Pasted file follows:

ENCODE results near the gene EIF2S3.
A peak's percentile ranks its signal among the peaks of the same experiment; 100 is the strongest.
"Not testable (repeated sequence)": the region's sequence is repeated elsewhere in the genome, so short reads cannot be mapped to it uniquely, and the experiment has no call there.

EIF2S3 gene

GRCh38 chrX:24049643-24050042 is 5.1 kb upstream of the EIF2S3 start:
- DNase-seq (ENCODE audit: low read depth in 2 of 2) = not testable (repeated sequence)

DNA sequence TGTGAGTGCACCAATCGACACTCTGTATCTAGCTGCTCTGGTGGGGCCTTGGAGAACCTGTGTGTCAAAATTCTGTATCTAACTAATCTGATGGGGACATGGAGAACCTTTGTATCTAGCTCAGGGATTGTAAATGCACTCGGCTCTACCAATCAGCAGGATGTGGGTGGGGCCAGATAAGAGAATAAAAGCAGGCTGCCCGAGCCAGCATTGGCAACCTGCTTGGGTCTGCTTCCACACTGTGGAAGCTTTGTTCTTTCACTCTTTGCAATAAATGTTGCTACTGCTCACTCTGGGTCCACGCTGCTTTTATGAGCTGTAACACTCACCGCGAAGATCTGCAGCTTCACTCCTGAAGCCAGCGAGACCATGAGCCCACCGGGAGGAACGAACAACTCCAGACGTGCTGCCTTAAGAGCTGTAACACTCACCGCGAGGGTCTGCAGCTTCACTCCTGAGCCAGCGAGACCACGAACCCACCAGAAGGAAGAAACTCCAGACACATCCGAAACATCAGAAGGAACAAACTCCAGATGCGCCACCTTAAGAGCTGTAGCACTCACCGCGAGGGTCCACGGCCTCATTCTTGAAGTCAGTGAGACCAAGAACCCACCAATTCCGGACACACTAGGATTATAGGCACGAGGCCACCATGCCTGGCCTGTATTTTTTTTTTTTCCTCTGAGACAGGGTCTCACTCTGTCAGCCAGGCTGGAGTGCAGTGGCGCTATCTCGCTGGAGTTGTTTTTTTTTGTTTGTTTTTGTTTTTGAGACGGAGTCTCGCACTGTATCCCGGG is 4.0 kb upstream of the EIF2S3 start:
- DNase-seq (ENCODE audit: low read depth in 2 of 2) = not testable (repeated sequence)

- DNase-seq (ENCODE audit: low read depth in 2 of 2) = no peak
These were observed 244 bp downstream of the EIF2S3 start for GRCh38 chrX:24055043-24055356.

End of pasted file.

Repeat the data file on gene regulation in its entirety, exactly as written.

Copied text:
ENCODE results near the gene EIF2S3.
A peak's percentile ranks its signal among the peaks of the same experiment; 100 is the strongest.
"Not testable (repeated sequence)": the region's sequence is repeated elsewhere in the genome, so short reads cannot be mapped to it uniquely, and the experiment has no call there.

EIF2S3 gene

GRCh38 chrX:24049643-24050042 is 5.1 kb upstream of the EIF2S3 start:
- DNase-seq (ENCODE audit: low read depth in 2 of 2) = not testable (repeated sequence)

DNA sequence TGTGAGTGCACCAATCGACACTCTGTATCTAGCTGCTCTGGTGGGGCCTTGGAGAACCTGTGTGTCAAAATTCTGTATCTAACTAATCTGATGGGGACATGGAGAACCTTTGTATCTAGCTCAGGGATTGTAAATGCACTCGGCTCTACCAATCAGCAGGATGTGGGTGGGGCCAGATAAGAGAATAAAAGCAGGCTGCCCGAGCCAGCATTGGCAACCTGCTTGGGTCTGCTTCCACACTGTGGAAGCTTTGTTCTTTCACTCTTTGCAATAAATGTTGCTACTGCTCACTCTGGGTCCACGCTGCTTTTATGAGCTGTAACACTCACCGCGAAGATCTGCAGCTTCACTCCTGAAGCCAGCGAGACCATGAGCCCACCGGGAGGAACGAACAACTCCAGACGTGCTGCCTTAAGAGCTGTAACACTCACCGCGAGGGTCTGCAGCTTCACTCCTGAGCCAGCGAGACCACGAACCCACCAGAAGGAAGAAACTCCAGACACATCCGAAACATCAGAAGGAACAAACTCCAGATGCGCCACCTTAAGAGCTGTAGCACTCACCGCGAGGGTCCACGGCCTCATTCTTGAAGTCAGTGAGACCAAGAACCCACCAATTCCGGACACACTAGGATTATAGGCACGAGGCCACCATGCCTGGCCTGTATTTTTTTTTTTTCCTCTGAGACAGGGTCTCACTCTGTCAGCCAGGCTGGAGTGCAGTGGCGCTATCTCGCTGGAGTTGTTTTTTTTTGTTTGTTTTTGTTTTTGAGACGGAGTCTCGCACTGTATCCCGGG is 4.0 kb upstream of the EIF2S3 start:
- DNase-seq (ENCODE audit: low read depth in 2 of 2) = not testable (repeated sequence)

- DNase-seq (ENCODE audit: low read depth in 2 of 2) = no peak
These were observed 244 bp downstream of the EIF2S3 start for GRCh38 chrX:24055043-24055356.